Plaintiffs' experts' proposed alternative design is not, as Defendant suggests, some untested and unreliable design. On the contrary: Defendant has designed, manufactured, and sold such doors to various customers for many years. Likewise, to the extent that Defendant is seeking to preclude Plaintiffs' proffered experts based on the supposed unreliability of their alternative design theory that a door is safer than no door, that theory is not uniformly disfavored.*fn2 Finally, courts have found Defendant Crown Equipment Corporation liable based on alternative design theories substantially similar to those asserted here. See, e.g., McEuin v. Crown Equip. Corp., 328 F.3d 1028 (9th Cir. 2003) (affirming the injured forklift-operator plaintiff's compensatory and punitive damage jury award against Crown in a defective design case for not installing an operator-compartment door on its stand-up forklift). Cf. Walden v. Crown Equip. Corp., 72 F. App'x 56 (5th Cir 2003) (affirming the lower court's admittance of expert testimony that it would have been safer to manufacture a forklift with an operator-compartment door under Arkansas law).

With respect to Thomas A. Berry, the Court denies Defendant's Daubert motion to exclude because Berry is a qualified expert in mechanical engineering with significant experience in forklift design and forklift accidents of the type at issue in this case. Indeed, as one court has concluded,

Mr. [Thomas A.] Berry meets the Fed. R. Evid. 702 and Daubert standards because his testimony is grounded on technical knowledge which may well be useful to the finder of fact. Mr. Berry is a qualified mechanical engineer with knowledge of the material handling industry, the standards applicable to forklifts, forklift accident reports, and forklift design history. Whether an alternative design would significantly reduce the risk of injury without impairing the product's utility is a question of fact, not a question of law in Arkansas.

Robinson v. Crown Equip. Corp., No. 2:02CV00084WRW, 2006 WL 897669, *5 (E.D. Ark. Mar. 30, 2006).*fn3 But see Lawrence v. Raymond Corp., No. 3:09 CV 1067, 2011 WL 3418324 (N.D. Ohio Aug. 4, 2011) (precluding Thomas A. Berry from testifying as an expert that a forklift lacking a rear door was defectively designed because, among other reasons, his alternative design testing was found to be insufficient and unreliable).

"While the testing of a prototype is undoubtedly one of the preferred methods for determining the reliability of an expert's opinion, testing is not necessarily a requirement for the admission of expert testimony." Milliman v. Mitsubishi Caterpillar Forklift Am., Inc., 594 F. Supp. 2d 230, 239 (N.D.N.Y. 2009) (citations omitted). Defendant contends that Plaintiffs do not establish the reliability of Berry's expert opinion "that adding a door as standard equipment is safer than an open compartment," see Dkt. No. 44 at 3; but this is precisely the question of fact that a jury must decide.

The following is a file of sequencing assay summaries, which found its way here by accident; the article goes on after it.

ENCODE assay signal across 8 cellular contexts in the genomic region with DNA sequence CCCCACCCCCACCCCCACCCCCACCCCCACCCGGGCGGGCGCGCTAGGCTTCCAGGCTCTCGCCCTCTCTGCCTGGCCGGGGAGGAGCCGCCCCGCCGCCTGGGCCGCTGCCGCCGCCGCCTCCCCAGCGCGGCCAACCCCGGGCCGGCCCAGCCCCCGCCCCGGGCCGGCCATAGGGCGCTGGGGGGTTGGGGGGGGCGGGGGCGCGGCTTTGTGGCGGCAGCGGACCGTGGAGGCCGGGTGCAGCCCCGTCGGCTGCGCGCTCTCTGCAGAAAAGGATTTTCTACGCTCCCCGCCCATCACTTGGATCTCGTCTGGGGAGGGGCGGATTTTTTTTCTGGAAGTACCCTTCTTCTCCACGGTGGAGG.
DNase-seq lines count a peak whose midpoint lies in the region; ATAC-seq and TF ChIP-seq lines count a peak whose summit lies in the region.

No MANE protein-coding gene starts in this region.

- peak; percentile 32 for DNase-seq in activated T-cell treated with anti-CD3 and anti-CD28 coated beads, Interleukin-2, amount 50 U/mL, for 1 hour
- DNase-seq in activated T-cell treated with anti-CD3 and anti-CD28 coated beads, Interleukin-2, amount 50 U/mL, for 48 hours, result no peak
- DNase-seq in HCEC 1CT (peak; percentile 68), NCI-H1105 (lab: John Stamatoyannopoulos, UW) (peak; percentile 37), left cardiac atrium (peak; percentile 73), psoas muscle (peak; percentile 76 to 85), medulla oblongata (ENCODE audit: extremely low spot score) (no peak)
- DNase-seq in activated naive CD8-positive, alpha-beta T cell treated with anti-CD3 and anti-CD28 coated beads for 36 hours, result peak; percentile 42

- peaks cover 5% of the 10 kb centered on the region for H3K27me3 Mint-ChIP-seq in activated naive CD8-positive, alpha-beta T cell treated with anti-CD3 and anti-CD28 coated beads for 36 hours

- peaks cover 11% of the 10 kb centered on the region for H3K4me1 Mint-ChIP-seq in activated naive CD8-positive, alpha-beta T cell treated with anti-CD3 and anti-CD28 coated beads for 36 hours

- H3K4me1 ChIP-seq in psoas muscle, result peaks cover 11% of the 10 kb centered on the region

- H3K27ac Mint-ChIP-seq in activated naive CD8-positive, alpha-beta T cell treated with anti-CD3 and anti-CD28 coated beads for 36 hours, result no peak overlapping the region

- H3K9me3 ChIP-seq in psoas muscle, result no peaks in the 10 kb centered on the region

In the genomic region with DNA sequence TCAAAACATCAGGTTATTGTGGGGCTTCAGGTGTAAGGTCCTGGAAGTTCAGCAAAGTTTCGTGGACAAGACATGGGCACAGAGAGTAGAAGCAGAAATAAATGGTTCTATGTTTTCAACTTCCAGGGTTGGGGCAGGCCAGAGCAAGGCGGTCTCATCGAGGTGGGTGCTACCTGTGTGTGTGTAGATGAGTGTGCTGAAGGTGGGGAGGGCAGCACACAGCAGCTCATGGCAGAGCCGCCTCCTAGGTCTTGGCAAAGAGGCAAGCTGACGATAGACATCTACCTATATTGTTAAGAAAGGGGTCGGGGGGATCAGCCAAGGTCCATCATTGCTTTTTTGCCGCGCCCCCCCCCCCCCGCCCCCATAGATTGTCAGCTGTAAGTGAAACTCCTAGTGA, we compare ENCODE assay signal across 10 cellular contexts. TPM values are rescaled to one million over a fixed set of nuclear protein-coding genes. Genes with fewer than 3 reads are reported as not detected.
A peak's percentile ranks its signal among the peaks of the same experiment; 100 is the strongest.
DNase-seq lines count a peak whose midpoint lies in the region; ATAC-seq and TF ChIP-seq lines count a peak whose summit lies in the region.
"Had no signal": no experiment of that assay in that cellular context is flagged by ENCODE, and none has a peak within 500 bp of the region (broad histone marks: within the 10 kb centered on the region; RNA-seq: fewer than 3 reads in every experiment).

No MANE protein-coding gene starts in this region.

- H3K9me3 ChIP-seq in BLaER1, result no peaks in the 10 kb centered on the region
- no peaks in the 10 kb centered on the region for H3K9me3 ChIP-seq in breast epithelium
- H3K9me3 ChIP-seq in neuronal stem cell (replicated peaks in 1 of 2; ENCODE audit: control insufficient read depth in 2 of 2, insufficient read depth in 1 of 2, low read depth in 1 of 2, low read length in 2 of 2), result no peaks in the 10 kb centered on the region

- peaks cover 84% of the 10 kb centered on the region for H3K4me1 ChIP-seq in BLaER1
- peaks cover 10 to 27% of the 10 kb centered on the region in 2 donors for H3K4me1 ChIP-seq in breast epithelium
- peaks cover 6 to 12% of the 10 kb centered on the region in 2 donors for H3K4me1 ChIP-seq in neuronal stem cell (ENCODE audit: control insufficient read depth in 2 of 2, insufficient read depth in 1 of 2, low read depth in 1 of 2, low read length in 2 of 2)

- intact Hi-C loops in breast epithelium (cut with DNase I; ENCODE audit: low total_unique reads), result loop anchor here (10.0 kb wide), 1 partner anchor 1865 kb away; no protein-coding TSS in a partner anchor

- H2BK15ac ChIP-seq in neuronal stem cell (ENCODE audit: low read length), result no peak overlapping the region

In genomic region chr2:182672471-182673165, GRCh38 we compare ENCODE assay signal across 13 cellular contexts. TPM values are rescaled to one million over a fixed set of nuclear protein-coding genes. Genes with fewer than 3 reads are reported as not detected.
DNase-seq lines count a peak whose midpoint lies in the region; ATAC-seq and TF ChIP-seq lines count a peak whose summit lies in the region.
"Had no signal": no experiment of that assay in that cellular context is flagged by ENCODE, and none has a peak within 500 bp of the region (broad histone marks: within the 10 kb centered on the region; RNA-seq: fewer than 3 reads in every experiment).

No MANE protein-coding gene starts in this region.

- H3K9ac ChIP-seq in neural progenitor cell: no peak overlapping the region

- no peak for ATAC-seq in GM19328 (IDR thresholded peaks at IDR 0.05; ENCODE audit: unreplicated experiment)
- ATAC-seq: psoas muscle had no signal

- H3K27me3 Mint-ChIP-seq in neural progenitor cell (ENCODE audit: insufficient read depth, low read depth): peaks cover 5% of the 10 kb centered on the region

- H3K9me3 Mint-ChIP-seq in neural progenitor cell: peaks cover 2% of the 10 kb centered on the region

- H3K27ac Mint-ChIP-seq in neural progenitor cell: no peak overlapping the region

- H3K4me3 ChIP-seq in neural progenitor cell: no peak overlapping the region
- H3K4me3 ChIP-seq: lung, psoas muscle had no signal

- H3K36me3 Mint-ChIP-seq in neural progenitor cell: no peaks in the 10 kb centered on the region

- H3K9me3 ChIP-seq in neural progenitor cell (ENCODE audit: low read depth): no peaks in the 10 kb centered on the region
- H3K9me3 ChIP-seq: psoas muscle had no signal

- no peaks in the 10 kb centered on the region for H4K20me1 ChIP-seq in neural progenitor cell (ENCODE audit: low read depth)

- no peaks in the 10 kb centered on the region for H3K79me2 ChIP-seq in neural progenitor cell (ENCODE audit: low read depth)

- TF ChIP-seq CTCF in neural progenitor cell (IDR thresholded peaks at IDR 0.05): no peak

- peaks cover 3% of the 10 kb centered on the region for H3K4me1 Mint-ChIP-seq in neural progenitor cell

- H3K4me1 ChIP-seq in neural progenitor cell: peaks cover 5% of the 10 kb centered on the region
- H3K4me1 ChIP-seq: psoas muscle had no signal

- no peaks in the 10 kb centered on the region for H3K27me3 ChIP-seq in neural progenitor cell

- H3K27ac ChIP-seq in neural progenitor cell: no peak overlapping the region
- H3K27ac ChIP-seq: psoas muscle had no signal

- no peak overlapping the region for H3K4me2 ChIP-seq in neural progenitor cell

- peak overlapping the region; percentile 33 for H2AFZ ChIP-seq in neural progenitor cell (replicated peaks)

With regard to the proposed expert testimony of John Coniglio, however - Plaintiffs' so-called "industrial safety" expert - Plaintiffs, and even Coniglio himself, concede that Coniglio is not qualified to render an expert design opinion. As such, to the extent that Plaintiffs seek to call Coniglio to render an expert opinion regarding the relative safety of open-versus-closed-compartment stand-up forklift designs, the Court finds that he is not qualified to render such an opinion. Although Coniglio's "extensive experience in the area of industrial safety and the relationship between man and machine in the warehouse and factory setting" might entitle him to testify reliably about the cause of the forklift accident, see Dkt. No. 43 at 14, the Court finds that it does not entitle him to render an expert design opinion - the fundamental issue in this case.*fn4

The relative safety of a forklift equipped with an operator-compartment door compared to the safety of a forklift without a door is of central importance to this litigation. Whether an alternative design is safer presents a question of fact, not law, for the jury to decide. See Quiles v. Bradford-White Corp., No. 10-CV-747, 2012 WL 1355262, *4 (N.D.N.Y. Apr. 18, 2012) (citation omitted). Since Thomas A. Berry can support Plaintiffs' design defect claim regarding a possible and feasible alternative deign, or, more accurately, assist the jury in coming to its own conclusion on the matter, the Court concludes that it should not bar Plaintiffs from presenting Berry's expert design opinion to the jury.

B. Defendant's motion for summary judgment

A court shall only grant a party's motion for summary judgment pursuant to Rule 56 of the Federal Rules of Civil Procedure "if the movant shows that there is no genuine dispute as to any material fact and the movant is entitled to judgment as a matter of law." Fed. R. Civ. P. 56(a). In its two-and-a-half page memorandum of law in support of its motion for summary judgment, Defendant seemingly assumed that the Court would grant its motion to exclude the testimony of Plaintiffs' proposed experts; and its summary judgment motion relied upon that assumption. Defendant has utterly failed to show that material facts do not remain in dispute regarding whether the open-compartment forklift design constitutes a safer alternative to the closed-compartment design as a standard feature.

Accordingly, the Court denies Defendant's motion for summary judgment without prejudice to renew.

IV. CONCLUSION

Having carefully reviewing the entire record in this matter, the parties' submissions, and the applicable law, and for the above-stated reasons, the Court hereby

ORDERS that Defendant's Daubert motion to exclude Plaintiffs' proffered expert testimony is GRANTED with respect to John Coniglio and DENIED with respect to Thomas A. Berry; and the Court further

ORDERS that Defendant's motion for summary judgment is DENIED without prejudice to renew; and the Court further

ORDERS that this case be referred to Magistrate Judge Dancks for all further pretrial matters.

IT IS SO ORDERED.